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The Daily Wildcat

The Daily Wildcat


Allen, ASUA fill vacant Senate seat

Gordon Bates
Gordon Bates / Arizona Daily Wildcat Marc Small, a political science and pre-business sophomore, has recently been elected as an ASUA senator on Wednesday, Jan. 11 in the conference room of the ASUA office.

The ASUA Senate unanimously appointed Marc Small as a replacement for Marielos Castro, a former senator who resigned from the governing body in December for medical reasons.

The Associated Students of the University of Arizona Senate held an open application process to fill the seat, and almost 20 students applied, according to ASUA President James Allen.

Allen said that Small, a sophomore majoring in pre-business and political science, was selected because during his interview to become the new senator, expressed a passion to increase financial aid and diversity programs on campus.

“He talked about idea after idea,” Allen said. “I haven’t seen that in a senator in forever.”

Small said he is excited to begin serving in the senate because he can implement his ideas this semester, instead of waiting to run until next semester, as previously planned.

“Students want a lot out of us, but don’t see as much as they get,” Small said.

Implementing an interest-free Emergency Loan Program is one of Small’s initial projects. The program, he said, would allow students to apply for a loan if they encounter a financial emergency, such as if a family member who was supporting them, dies.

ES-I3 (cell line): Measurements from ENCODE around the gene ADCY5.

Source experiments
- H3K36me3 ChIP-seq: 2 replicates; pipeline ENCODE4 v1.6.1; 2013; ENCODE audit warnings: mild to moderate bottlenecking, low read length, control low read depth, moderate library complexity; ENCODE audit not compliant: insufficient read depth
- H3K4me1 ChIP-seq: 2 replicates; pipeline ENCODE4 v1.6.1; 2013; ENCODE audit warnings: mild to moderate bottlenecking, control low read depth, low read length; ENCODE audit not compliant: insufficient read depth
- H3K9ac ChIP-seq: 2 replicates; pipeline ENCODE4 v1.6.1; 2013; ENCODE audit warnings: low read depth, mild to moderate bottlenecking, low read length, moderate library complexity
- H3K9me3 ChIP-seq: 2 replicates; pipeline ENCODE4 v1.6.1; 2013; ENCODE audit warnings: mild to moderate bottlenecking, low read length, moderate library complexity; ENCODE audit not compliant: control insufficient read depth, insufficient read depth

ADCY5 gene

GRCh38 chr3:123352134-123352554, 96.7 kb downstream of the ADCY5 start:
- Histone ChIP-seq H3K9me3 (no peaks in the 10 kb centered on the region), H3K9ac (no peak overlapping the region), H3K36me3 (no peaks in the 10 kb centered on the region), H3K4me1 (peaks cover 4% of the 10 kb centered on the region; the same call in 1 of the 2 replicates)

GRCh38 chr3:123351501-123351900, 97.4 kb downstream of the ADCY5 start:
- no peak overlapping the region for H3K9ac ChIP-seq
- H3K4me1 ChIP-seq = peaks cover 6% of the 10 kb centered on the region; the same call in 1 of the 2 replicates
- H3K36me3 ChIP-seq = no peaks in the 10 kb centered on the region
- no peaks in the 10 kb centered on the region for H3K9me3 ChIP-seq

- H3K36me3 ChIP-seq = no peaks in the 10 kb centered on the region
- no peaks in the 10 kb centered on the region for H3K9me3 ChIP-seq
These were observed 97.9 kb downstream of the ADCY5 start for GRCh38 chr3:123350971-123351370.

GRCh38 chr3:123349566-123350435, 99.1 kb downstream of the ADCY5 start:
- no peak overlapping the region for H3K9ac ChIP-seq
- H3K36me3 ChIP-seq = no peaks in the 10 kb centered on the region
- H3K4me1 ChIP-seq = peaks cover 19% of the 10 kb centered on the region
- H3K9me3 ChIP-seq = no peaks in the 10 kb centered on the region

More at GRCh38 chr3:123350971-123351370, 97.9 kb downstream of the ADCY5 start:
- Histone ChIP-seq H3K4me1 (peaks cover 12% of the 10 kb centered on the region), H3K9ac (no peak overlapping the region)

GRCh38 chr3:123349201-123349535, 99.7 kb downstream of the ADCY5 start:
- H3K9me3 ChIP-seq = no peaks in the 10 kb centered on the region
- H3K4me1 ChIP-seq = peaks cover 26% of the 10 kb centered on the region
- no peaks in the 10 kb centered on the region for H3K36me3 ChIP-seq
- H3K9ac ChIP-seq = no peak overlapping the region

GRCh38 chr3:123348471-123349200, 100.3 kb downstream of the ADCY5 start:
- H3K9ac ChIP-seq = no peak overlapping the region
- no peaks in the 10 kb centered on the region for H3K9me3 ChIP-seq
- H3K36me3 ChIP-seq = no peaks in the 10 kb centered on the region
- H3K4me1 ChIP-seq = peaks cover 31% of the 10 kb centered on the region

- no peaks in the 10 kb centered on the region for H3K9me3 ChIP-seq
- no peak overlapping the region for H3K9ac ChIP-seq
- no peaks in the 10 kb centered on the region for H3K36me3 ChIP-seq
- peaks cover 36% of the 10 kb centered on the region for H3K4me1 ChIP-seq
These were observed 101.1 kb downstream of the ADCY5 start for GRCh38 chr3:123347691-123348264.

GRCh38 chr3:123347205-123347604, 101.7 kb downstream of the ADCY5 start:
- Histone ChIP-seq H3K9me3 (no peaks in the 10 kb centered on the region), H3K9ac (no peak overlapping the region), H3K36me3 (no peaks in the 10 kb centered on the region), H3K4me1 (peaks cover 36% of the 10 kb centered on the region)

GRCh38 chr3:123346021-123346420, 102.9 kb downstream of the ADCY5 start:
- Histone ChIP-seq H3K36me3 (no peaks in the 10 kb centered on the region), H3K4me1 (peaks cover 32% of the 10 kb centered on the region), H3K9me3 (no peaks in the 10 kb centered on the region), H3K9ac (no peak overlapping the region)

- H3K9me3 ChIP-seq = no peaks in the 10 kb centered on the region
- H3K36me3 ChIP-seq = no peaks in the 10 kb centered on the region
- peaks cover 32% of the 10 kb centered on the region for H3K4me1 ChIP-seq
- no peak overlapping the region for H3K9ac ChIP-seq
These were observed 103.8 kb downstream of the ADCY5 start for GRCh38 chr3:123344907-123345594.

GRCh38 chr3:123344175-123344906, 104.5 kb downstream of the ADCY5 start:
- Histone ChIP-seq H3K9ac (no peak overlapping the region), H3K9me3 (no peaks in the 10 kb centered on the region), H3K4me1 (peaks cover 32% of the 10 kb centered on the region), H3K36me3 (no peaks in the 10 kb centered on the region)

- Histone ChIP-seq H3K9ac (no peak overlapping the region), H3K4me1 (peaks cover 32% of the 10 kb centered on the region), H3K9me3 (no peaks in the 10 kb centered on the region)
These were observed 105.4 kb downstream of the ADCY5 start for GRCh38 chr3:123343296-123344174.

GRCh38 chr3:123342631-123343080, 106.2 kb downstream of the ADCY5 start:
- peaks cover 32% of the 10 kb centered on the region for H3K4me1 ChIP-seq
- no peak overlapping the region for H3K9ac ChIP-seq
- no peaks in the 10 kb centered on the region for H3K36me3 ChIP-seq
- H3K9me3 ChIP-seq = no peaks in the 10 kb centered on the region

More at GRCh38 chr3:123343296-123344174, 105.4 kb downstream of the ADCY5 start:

Small also said he wants ASUA to “branch out more” by getting involved in the local community. Sen. Danielle Dobrusin, he said, had the idea of hosting a movie at Arizona Stadium to benefit St. Joseph’s Hospital.

“We can do something like that if we are more involved in the community,” Small explained.

Allen said the reason the new senator was not elected by the students is because there was “not enough time to make the election worthwhile.”

ASUA bylaws state that if a senate vacancy occurs after Nov. 1 of the senate term, it can be filled by a presidential appointment if the candidate is approved by three-fourths of the senate.

Having an application process, Allen said, coincided with ASUA bylaws and was both open and democratic.

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